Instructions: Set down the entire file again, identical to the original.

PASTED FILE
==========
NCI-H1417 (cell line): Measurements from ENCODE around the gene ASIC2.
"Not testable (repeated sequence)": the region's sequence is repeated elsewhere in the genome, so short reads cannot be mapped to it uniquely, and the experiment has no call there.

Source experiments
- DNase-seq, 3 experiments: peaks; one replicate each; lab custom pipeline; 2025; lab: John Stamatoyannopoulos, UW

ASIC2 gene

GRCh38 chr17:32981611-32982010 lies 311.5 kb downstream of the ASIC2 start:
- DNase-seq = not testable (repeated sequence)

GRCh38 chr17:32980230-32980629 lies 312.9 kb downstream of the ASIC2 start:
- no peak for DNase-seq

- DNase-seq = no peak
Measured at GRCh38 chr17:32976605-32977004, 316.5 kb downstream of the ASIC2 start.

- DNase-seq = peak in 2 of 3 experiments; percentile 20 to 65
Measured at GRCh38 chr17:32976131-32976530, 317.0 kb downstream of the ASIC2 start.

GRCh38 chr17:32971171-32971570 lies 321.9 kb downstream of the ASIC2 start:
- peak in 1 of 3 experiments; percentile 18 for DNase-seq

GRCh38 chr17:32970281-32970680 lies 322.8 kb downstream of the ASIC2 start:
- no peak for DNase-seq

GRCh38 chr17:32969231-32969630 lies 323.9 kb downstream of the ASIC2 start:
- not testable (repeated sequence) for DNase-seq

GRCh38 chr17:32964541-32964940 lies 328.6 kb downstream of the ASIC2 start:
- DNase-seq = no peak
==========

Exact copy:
NCI-H1417 (cell line): Measurements from ENCODE around the gene ASIC2.
"Not testable (repeated sequence)": the region's sequence is repeated elsewhere in the genome, so short reads cannot be mapped to it uniquely, and the experiment has no call there.

Source experiments
- DNase-seq, 3 experiments: peaks; one replicate each; lab custom pipeline; 2025; lab: John Stamatoyannopoulos, UW

ASIC2 gene

GRCh38 chr17:32981611-32982010 lies 311.5 kb downstream of the ASIC2 start:
- DNase-seq = not testable (repeated sequence)

GRCh38 chr17:32980230-32980629 lies 312.9 kb downstream of the ASIC2 start:
- no peak for DNase-seq

- DNase-seq = no peak
Measured at GRCh38 chr17:32976605-32977004, 316.5 kb downstream of the ASIC2 start.

- DNase-seq = peak in 2 of 3 experiments; percentile 20 to 65
Measured at GRCh38 chr17:32976131-32976530, 317.0 kb downstream of the ASIC2 start.

GRCh38 chr17:32971171-32971570 lies 321.9 kb downstream of the ASIC2 start:
- peak in 1 of 3 experiments; percentile 18 for DNase-seq

GRCh38 chr17:32970281-32970680 lies 322.8 kb downstream of the ASIC2 start:
- no peak for DNase-seq

GRCh38 chr17:32969231-32969630 lies 323.9 kb downstream of the ASIC2 start:
- not testable (repeated sequence) for DNase-seq

GRCh38 chr17:32964541-32964940 lies 328.6 kb downstream of the ASIC2 start:
- DNase-seq = no peak